This issue’s spotlight is on Birth Control 4 You, (BC4U), a non-profit that provides free education, birth control, and medical treatment for teens. Funded through an anonymous donor, BC4U started in 2009 at the Children’s Hospital Colorado on the Anschutz campus in Aurora, and has since expanded to three more sites: Wheat Ridge, Colorado Springs, and Highlands Ranch.


With 8 full-time staff members, including a new health educator tasked with outreach and community engagement, BC4U has served almost 14,000 teens since its inception eight years ago. The program offers all forms of birth control and testing and treatment for sexually transmitted infections for teens aged 14 through 24. Though the majority of clients are girls 17 and over, five percent are young men. Almost half are young women of color, a group that is at higher risk for both pregnancy and STIs.


Teen pregnancy has been on the decline over the past decades, yet in 2014, the Colorado teen birth rate was 20.3 births per 1,000 teen girls (age 15-19), slightly lower than the national rate of 24 births per 1,000. Young women of color are 2-3 times likelier to experience an unintended pregnancy. Teen pregnancy affects the trajectory of a woman’s life profoundly. For example, only 38% of girls under 18 who bear a child graduate from high school.


But getting teens to feel comfortable to seek contraception and care for STIs is one of the biggest barriers to access. Across the country, teens may seek birth control and STI testing without parental knowledge or consent, but seeking care through the family doctor may result in insurance charges that would alert parents despite confidentiality rules. Organizations like Planned Parenthood and private organizations can offer an extra level of confidentiality for teens to make responsible choices.


BC4U’s website has a supportive, discreet and non-judgmental vibe, with lots of obtuse images that wouldn’t automatically draw the attention of prying eyes. “Extra SUPER SECRET DOUBLE Confidentiality,” announces a text box in small letters on the launch page.


In spite of their successes to date, the leadership at BC4U is not content to rest on their laurels. They currently have a multi-year training grant that has allowed them to establish a program to teach future medical providers who work with adolescent counseling and IUD and implant insertions. The American Association of Pediatrics changed their recommendations in 2014 to include IUDs and implants as the method of choice for sexually active teens due to their ease of use, yet most pediatricians and adolescent medicine practitioners have not been trained in inserting these devices. One study showed only a quarter of adolescent medicine clinicians were trained to insert IUDs, a number that would likely be even lower in pediatricians. Calls for addition of these trainings to the standard medical school curriculum have been tempered with acknowledgement of the barriers to current trainees, such as lack of hands-on training opportunities. Thus, this innovative program fills a major current healthcare gap.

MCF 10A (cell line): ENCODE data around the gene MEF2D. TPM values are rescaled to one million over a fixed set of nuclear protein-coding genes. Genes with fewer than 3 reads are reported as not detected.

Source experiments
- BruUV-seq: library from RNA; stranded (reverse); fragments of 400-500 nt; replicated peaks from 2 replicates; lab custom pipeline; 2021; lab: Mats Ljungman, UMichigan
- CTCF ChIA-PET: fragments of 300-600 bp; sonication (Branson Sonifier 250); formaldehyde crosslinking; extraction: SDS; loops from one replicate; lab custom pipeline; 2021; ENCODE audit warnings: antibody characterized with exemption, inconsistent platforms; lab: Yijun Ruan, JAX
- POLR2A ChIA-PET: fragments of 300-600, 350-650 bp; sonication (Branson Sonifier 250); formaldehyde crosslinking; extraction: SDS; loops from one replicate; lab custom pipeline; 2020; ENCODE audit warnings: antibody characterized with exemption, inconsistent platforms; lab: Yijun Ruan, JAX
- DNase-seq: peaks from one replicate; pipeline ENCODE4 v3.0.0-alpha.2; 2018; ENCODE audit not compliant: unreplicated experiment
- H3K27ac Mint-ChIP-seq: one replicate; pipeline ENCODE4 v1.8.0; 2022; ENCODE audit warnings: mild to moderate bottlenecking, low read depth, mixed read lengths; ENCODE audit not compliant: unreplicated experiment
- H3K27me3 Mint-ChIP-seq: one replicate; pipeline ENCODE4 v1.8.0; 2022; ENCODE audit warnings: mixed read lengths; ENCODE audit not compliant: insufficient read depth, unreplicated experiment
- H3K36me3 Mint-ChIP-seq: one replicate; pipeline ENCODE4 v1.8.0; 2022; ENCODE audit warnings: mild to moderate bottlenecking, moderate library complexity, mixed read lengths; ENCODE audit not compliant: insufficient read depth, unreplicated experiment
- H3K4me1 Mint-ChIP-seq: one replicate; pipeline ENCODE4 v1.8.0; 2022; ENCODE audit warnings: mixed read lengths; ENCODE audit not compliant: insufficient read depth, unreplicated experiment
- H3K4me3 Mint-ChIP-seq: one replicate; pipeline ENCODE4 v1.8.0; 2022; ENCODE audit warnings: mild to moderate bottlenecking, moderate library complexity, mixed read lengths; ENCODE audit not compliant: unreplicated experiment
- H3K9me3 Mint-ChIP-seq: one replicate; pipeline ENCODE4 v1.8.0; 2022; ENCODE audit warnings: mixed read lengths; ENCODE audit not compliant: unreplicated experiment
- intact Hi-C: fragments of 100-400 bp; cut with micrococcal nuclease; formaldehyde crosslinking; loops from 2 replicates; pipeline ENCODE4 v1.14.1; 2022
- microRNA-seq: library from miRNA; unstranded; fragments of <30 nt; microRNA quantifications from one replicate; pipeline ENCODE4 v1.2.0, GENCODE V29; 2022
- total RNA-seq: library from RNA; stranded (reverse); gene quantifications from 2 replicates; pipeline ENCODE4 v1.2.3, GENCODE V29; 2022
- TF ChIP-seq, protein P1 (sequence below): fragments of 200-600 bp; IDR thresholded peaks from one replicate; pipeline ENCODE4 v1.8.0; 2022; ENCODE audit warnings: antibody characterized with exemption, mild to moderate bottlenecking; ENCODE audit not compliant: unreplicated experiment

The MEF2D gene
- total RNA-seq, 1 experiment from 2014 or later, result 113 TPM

From increasing community ties in at-risk groups to innovative provider training programs, the dynamic health providers at BC4U are working on all fronts to empower teens to make informed family planning choices. Liz Romer, Executive Director of BC4U, reassures girls in a video on the BC4U website, “…It’s not as scary as you think it’s going to be….Our providers go out of their way to make sure that you feel comfortable.”


For more information, or to donate to BC4U, visit their website, www.BC4U.org .


Gwen Murphy, PhD, is a freelance medical writer who has been a enthusiastic supporter and volunteer for women’s health for two decades. To learn more or to contact Gwen, visit her website, http://www.murphymedicalwriting.com, her blog, www.gwenmurphy.wordpress.com, or email info@murphymedicalwriting.com.





  1. Colorado data. The National Campaign to Prevent Teen and Unplanned Pregnancy website. https://thenationalcampaign.org/data/state/colorado. Accessed May 8, 2016.
  2. AAP Updates Recommendations on Teen Pregnancy. American Association of Pediatrics website. https://www.aap.org/en-us/about-the-aap/aap-press-room/pages/AAP-Updates-Recommendations-on-Teen-Pregnancy-Prevention.aspx. Published September 29, 2014. Accessed May 8, 2016.
  3. Shefali Luthra. Why Teen Girls Aren’t Using IUDs – A major reason: Many pediatricians were never trained on how to insert them. The Atlantic. http://www.theatlantic.com/health/archive/2015/02/why-teen-girls-arent-using-iuds/385412/. Published February 12, 2015. Accessed May 8, 2016.
  4. Potter J, Koyama A, Coles MS. Addressing the challenges of clinician training for long-acting reversible contraception. JAMA Pediatr. 2015 Feb;169(2):103-4. doi: 10.1001/jamapediatrics.2014.2812.